Nobles Paysans, volume 2 (French) by Hiromu Arakawa

  • This is the second volume of Arakawa’s autobiographical manga. It chronicles her life growing up on a farm in Hokkaido. It’s hilarious and sometimes horrifying (one wonders how she and her siblings survived to adulthood sometimes) but it is also very enlightening about farm life. She explains practices that might seem odd to people outside the profession and the troubles that come with farming life.

Ooku, volume 10 by Fumi Yoshinaga

  • The men in the inner chambers discover a way to inoculate men against the red faced pox that has decimated Japan’s male population for century. But the fraught political situation puts this cure at risk. I spent my entire read gasping in horror as good people are punished for their hard work and an entire generation is sacrificed for political ambition. It is especially horrifying because it is believable. This was the best volume so far of a great alternate history.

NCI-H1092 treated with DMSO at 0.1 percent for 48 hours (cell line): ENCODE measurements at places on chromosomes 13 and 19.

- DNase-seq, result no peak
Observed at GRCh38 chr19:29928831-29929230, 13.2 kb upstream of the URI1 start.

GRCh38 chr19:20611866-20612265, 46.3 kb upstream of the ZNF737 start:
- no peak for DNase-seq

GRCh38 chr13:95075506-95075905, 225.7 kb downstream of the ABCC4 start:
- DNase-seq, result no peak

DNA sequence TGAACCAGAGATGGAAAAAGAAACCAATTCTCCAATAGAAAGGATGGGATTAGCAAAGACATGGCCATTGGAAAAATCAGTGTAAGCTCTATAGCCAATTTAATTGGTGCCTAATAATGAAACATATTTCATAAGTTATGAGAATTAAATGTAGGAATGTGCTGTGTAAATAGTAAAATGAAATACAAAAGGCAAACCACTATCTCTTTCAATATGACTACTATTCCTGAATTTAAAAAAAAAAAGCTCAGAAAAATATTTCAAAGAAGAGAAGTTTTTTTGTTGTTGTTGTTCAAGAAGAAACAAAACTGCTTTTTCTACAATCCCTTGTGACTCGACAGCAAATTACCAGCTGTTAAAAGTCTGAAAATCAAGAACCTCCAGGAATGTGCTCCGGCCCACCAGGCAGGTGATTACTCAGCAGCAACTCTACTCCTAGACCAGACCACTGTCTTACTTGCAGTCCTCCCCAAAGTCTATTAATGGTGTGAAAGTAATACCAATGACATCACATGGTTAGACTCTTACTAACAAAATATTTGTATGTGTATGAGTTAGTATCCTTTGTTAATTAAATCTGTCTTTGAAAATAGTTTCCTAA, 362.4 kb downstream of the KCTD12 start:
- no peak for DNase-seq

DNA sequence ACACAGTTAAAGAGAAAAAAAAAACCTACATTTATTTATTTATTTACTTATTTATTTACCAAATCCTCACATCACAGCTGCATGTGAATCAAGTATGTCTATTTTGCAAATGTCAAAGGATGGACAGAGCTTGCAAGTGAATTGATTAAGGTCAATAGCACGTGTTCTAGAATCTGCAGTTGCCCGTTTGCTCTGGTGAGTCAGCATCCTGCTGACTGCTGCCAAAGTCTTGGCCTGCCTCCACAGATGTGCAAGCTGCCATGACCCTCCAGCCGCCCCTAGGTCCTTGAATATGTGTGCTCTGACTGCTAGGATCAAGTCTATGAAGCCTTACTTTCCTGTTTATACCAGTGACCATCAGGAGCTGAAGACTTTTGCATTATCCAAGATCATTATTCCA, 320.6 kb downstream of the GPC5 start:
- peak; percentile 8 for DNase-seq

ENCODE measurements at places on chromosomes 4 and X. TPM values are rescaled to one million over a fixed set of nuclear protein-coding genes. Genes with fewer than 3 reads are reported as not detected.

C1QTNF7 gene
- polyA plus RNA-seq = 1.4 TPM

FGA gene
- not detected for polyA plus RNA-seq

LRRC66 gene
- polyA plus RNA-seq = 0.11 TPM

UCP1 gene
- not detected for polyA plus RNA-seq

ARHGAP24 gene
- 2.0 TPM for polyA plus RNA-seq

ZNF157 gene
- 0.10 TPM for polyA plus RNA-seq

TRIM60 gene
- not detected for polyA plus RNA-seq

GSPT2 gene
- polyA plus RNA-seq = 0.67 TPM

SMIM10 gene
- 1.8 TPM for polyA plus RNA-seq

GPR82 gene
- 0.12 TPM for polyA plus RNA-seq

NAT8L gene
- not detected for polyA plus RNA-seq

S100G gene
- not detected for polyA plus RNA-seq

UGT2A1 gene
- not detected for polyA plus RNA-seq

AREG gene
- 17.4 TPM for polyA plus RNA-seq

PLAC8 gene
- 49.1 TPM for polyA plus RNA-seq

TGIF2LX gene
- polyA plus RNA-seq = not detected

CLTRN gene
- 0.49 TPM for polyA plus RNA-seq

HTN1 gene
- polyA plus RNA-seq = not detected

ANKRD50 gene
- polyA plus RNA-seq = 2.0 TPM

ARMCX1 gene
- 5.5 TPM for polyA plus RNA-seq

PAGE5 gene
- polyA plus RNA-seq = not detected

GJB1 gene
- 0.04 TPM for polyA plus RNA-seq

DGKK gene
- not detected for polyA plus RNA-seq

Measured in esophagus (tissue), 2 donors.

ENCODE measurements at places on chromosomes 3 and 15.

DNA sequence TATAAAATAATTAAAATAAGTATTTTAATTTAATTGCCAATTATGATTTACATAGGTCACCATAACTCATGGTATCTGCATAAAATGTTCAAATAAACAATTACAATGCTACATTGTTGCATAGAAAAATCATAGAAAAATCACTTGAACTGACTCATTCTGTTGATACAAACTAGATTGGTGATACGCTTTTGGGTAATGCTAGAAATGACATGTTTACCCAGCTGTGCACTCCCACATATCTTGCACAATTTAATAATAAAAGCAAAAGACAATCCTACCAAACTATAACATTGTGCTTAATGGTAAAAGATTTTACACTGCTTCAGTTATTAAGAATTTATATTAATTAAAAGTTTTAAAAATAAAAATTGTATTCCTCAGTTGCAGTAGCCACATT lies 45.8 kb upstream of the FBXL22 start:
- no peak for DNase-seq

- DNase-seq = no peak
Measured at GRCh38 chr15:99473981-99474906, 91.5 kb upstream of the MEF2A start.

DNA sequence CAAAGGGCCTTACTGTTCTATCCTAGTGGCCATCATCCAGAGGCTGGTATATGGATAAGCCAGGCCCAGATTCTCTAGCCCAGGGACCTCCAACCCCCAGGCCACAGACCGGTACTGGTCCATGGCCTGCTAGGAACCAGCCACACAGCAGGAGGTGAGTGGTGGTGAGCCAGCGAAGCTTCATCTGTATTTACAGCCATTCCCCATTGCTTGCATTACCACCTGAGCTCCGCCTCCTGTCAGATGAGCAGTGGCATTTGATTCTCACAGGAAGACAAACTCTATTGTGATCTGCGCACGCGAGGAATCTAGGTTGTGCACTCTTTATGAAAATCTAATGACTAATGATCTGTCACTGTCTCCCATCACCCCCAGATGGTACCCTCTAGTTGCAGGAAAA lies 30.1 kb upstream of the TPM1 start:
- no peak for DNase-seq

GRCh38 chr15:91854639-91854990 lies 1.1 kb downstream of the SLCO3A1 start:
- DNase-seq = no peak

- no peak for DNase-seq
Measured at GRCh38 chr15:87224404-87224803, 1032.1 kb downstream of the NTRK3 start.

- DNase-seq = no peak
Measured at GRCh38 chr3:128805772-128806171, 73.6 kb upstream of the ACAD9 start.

Parapal, volume 3 (French) by Takumi Ishida

  • The third volume of this unique science fiction series about alien parasite that gives their hosts enhanced senses.The group meet a new host of the alien parasites. His enhanced sense is taste and he is driven to impregnate a girl for reasons known only to him. Meanwhile, Rika can only deal with the stress of her gang rape by being in contact Tsurumi and it is making Komaki jealous for some reason. I’m still uncomfortable with the sexual politics but it is a fascinating series and well worth a read.

Real, volume 13 by Takehiko Inoue

  • I look forward to every new volume of Real and this was another hard hitting one. Scorpion Shiratori is determined to return to pro wrestling, even though he can no longer stand. His final match and the glimpses of his past are incredibly moving. This is a manga everyone should read.

Red Sonja, volume 2 by Gail Simone